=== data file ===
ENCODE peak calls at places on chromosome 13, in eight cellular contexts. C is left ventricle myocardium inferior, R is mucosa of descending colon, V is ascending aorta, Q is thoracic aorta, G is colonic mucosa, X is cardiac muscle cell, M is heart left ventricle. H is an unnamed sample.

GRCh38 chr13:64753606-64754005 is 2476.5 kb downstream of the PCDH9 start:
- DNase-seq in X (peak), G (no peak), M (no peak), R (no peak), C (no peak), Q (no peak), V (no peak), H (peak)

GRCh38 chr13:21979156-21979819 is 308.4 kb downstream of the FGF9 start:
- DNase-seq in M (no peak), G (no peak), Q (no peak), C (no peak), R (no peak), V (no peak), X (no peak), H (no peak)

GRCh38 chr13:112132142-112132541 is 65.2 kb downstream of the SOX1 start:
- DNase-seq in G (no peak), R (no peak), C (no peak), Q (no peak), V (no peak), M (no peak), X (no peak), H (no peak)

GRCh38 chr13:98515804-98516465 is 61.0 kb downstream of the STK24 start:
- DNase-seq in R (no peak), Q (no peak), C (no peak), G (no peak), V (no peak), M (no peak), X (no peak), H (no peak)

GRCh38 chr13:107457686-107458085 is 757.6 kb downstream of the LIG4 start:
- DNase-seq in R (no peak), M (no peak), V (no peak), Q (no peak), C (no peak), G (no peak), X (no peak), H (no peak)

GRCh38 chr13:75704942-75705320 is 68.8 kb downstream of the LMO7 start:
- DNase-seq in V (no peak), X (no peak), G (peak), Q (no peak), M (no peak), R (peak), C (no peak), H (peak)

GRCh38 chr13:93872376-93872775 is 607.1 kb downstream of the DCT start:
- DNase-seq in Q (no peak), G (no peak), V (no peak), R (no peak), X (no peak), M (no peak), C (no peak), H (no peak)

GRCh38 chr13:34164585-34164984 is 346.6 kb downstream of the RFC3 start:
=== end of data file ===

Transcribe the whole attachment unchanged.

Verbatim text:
ENCODE peak calls at places on chromosome 13, in eight cellular contexts. C is left ventricle myocardium inferior, R is mucosa of descending colon, V is ascending aorta, Q is thoracic aorta, G is colonic mucosa, X is cardiac muscle cell, M is heart left ventricle. H is an unnamed sample.

GRCh38 chr13:64753606-64754005 is 2476.5 kb downstream of the PCDH9 start:
- DNase-seq in X (peak), G (no peak), M (no peak), R (no peak), C (no peak), Q (no peak), V (no peak), H (peak)

GRCh38 chr13:21979156-21979819 is 308.4 kb downstream of the FGF9 start:
- DNase-seq in M (no peak), G (no peak), Q (no peak), C (no peak), R (no peak), V (no peak), X (no peak), H (no peak)

GRCh38 chr13:112132142-112132541 is 65.2 kb downstream of the SOX1 start:
- DNase-seq in G (no peak), R (no peak), C (no peak), Q (no peak), V (no peak), M (no peak), X (no peak), H (no peak)

GRCh38 chr13:98515804-98516465 is 61.0 kb downstream of the STK24 start:
- DNase-seq in R (no peak), Q (no peak), C (no peak), G (no peak), V (no peak), M (no peak), X (no peak), H (no peak)

GRCh38 chr13:107457686-107458085 is 757.6 kb downstream of the LIG4 start:
- DNase-seq in R (no peak), M (no peak), V (no peak), Q (no peak), C (no peak), G (no peak), X (no peak), H (no peak)

GRCh38 chr13:75704942-75705320 is 68.8 kb downstream of the LMO7 start:
- DNase-seq in V (no peak), X (no peak), G (peak), Q (no peak), M (no peak), R (peak), C (no peak), H (peak)

GRCh38 chr13:93872376-93872775 is 607.1 kb downstream of the DCT start:
- DNase-seq in Q (no peak), G (no peak), V (no peak), R (no peak), X (no peak), M (no peak), C (no peak), H (no peak)

GRCh38 chr13:34164585-34164984 is 346.6 kb downstream of the RFC3 start: